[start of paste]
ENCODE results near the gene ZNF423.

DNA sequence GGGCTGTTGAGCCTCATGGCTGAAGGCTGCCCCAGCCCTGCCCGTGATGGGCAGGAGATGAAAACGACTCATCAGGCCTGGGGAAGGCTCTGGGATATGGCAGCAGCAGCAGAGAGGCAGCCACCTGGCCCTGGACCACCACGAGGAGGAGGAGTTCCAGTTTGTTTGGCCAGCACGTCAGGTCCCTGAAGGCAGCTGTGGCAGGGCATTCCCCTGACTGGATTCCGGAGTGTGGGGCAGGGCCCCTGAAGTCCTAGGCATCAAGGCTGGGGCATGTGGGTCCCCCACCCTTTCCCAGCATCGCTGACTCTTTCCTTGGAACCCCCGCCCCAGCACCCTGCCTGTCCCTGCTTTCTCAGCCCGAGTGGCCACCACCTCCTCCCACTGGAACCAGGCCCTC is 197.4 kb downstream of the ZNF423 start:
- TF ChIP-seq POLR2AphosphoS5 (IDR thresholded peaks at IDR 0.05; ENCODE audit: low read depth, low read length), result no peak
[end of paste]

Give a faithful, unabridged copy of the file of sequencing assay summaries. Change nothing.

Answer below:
ENCODE results near the gene ZNF423.

DNA sequence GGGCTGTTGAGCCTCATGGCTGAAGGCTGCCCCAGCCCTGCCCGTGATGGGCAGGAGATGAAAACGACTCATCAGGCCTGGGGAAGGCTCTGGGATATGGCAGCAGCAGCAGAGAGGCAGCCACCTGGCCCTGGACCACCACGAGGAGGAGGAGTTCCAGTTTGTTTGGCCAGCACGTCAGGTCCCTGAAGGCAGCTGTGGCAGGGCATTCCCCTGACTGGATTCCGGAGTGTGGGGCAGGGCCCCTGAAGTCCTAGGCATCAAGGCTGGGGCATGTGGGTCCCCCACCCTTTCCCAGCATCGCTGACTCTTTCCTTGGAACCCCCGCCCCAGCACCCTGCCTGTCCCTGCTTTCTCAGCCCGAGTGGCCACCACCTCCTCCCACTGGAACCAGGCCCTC is 197.4 kb downstream of the ZNF423 start:
- TF ChIP-seq POLR2AphosphoS5 (IDR thresholded peaks at IDR 0.05; ENCODE audit: low read depth, low read length), result no peak